CIT Says Regulators Lift Cease-and-Desist Orders Against Bank, Shares Rise
CIT Group Inc. (CIT), the business lender run by John Thain, said regulators lifted cease-and-desist orders against its Utah bank unit that prevented the company from boosting deposits or paying dividends. CIT shares rose the most in more than 11 months.
The orders, issued in July 2009 by the Federal Deposit Insurance Corp. and the Utah Department of Financial Institutions, also prevented Salt Lake City-based CIT Bank from extending credit or engaging in certain transactions without prior approval, CIT said in a filing with regulators today.
CIT filed for bankruptcy in November 2009 after racking up losses on home loans and being shut out of short-term capital markets. A five-week reorganization cleared away $10.5 billion of debt, and the government lost its $2.3 billion bailout investment. The lifting of the cease-and-desist orders may not immediately result in CIT taking on more deposits, said Michael Taiano, an analyst at Sandler O’Neill & Partners LP.
“It’s more of a perception issue as opposed to an operational issue,” Taiano said in an interview. “It’s more of a shot of confidence that the regulators are becoming more amiable to CIT’s transformation.”
The bank doesn’t need to increase deposits because it has enough cash to meet current demand for loans, Taiano said. CIT could eventually transfer its small-business lending and vendor- finance units to the bank, which would require approval from the Federal Reserve, he said.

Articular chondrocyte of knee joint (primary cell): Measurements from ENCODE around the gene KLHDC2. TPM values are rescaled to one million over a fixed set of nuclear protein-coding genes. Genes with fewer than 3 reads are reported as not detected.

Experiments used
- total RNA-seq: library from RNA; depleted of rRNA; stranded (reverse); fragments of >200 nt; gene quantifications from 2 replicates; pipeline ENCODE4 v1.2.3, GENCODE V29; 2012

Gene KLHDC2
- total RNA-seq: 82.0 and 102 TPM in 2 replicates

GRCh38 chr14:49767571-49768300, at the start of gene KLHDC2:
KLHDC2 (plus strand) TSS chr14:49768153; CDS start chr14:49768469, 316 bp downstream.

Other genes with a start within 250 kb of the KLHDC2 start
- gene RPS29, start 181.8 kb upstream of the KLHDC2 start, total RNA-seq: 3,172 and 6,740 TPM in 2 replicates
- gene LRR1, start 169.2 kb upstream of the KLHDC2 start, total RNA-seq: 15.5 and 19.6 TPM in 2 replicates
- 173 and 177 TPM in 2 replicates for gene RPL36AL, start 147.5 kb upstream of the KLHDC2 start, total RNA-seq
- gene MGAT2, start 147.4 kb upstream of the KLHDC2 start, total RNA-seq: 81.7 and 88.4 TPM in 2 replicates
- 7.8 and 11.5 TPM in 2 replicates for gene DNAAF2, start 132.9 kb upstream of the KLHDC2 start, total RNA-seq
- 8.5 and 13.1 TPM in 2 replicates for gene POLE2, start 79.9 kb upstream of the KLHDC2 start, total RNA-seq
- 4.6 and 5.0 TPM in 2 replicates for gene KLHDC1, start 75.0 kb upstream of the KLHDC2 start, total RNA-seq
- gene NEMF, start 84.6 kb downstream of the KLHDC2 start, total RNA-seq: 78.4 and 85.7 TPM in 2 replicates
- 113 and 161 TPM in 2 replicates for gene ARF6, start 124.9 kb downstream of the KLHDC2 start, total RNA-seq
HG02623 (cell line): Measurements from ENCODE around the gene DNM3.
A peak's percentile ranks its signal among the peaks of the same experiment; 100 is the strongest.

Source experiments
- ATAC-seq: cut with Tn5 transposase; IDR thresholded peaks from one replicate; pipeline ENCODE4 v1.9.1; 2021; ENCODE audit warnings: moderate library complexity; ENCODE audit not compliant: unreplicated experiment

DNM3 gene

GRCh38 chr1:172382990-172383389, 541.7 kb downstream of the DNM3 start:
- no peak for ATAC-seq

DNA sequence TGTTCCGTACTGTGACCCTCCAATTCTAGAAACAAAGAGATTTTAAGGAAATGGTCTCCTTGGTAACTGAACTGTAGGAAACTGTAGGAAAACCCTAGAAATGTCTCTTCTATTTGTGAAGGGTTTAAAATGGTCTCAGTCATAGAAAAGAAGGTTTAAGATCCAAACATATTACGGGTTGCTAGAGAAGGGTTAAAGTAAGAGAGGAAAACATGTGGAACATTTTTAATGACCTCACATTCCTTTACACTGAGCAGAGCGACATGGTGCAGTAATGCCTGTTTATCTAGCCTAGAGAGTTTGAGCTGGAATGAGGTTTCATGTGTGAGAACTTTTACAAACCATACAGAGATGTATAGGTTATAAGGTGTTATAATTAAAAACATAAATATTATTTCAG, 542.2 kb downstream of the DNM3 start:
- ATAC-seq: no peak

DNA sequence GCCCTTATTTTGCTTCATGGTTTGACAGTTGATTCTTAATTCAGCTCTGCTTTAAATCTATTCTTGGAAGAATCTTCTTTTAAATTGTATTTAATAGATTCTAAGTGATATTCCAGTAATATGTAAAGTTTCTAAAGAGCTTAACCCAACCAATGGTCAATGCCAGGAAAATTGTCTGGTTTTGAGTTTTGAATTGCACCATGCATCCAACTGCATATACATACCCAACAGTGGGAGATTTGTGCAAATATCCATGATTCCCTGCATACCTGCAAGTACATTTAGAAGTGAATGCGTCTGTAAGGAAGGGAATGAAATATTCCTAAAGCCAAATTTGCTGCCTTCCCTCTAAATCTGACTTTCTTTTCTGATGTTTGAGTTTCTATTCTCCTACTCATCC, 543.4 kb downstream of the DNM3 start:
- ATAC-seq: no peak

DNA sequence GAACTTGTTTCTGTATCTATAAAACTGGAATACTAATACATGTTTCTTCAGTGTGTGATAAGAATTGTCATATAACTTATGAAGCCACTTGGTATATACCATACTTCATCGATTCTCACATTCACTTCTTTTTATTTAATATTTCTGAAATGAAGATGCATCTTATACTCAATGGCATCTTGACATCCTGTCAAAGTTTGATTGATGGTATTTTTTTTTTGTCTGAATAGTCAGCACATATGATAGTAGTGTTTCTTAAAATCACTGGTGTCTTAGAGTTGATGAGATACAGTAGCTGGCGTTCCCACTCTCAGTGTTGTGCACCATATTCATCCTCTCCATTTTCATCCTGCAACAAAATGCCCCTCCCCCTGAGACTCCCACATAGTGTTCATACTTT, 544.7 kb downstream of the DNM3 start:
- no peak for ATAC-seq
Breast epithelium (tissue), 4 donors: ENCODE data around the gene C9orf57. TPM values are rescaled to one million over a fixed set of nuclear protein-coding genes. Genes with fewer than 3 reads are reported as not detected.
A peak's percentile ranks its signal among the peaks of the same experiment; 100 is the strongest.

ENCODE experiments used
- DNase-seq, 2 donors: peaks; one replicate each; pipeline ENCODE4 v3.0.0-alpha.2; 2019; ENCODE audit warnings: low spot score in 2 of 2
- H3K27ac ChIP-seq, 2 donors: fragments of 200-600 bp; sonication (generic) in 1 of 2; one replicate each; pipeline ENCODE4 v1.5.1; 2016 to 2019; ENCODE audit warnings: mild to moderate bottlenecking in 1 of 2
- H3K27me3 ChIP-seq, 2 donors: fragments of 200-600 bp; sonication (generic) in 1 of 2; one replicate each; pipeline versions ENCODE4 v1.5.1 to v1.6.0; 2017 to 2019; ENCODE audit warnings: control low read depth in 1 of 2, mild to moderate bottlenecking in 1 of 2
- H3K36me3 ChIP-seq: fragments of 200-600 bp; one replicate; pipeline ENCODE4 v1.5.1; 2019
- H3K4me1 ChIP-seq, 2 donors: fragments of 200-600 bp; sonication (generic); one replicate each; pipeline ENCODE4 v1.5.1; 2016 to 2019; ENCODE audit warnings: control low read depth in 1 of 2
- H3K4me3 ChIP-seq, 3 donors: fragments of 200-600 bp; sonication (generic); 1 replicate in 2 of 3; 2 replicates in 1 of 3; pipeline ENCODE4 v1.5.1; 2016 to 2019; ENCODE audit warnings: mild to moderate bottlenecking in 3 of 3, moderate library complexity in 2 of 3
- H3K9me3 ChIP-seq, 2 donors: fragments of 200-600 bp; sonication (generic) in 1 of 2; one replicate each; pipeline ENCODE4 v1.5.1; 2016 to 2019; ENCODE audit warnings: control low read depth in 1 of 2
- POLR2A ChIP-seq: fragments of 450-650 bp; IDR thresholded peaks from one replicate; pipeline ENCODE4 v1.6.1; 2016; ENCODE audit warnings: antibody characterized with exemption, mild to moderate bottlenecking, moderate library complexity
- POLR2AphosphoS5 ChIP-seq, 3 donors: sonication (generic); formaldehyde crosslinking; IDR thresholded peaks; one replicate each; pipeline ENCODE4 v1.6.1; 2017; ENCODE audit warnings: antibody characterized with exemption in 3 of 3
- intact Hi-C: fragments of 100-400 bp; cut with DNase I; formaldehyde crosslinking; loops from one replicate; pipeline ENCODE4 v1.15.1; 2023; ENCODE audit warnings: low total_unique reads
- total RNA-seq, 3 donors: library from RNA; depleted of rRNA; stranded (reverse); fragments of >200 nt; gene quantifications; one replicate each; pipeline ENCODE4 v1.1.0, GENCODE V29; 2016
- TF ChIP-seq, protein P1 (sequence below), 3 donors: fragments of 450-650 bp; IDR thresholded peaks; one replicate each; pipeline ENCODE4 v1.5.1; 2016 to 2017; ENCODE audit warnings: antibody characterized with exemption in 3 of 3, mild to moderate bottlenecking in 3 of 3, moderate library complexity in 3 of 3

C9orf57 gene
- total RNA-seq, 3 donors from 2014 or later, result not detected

CIT climbed $2.81, or 7 percent, to $43.26 at 4:15 p.m. in New York Stock Exchange composite trading, the biggest gain since May 10, 2010. The shares fell 14 percent this year through yesterday.
CIT is still required to submit to tighter supervision by Federal Reserve Bank of New York regulators.
“This is one piece of the regulatory puzzle, the second being the Federal Reserve’s written agreement, which is probably more significant,” Taiano said.
Thain, the former Merrill Lynch & Co. chief executive officer who joined CIT in February 2010, shrunk total assets by 15 percent last year, selling off non-core businesses to help recover from bankruptcy.
“We are pleased with this decision, which serves as another example of the progress we have made in CIT’s restructuring efforts,” Thain said in a statement today.
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